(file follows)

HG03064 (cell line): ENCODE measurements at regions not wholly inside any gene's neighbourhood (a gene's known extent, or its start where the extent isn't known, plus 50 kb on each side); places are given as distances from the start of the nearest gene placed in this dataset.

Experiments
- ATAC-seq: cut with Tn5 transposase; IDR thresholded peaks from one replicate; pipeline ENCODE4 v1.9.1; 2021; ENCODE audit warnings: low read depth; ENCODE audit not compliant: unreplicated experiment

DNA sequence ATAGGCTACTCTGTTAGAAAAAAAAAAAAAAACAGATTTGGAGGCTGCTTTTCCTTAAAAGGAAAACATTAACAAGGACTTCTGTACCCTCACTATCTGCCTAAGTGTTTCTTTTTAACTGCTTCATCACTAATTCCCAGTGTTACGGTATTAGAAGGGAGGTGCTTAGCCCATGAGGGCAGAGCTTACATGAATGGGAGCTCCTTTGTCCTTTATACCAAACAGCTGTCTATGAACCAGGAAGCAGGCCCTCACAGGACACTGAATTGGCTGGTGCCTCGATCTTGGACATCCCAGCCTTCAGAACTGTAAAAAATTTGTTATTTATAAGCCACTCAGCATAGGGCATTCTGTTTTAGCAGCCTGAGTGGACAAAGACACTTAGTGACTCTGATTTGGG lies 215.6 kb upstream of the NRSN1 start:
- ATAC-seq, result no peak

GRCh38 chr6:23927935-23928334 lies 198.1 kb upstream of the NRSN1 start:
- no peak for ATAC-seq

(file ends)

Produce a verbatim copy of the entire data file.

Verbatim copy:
HG03064 (cell line): ENCODE measurements at regions not wholly inside any gene's neighbourhood (a gene's known extent, or its start where the extent isn't known, plus 50 kb on each side); places are given as distances from the start of the nearest gene placed in this dataset.

Experiments
- ATAC-seq: cut with Tn5 transposase; IDR thresholded peaks from one replicate; pipeline ENCODE4 v1.9.1; 2021; ENCODE audit warnings: low read depth; ENCODE audit not compliant: unreplicated experiment

DNA sequence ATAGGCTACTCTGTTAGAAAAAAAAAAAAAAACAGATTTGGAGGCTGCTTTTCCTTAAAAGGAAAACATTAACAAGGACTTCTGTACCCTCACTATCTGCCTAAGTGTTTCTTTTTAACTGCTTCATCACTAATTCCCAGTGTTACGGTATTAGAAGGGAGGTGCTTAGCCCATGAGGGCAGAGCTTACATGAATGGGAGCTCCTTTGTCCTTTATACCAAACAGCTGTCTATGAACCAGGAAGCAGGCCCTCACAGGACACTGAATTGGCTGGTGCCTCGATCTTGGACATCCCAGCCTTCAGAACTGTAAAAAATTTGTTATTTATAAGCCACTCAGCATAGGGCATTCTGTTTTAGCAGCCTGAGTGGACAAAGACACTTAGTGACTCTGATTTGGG lies 215.6 kb upstream of the NRSN1 start:
- ATAC-seq, result no peak

GRCh38 chr6:23927935-23928334 lies 198.1 kb upstream of the NRSN1 start:
- no peak for ATAC-seq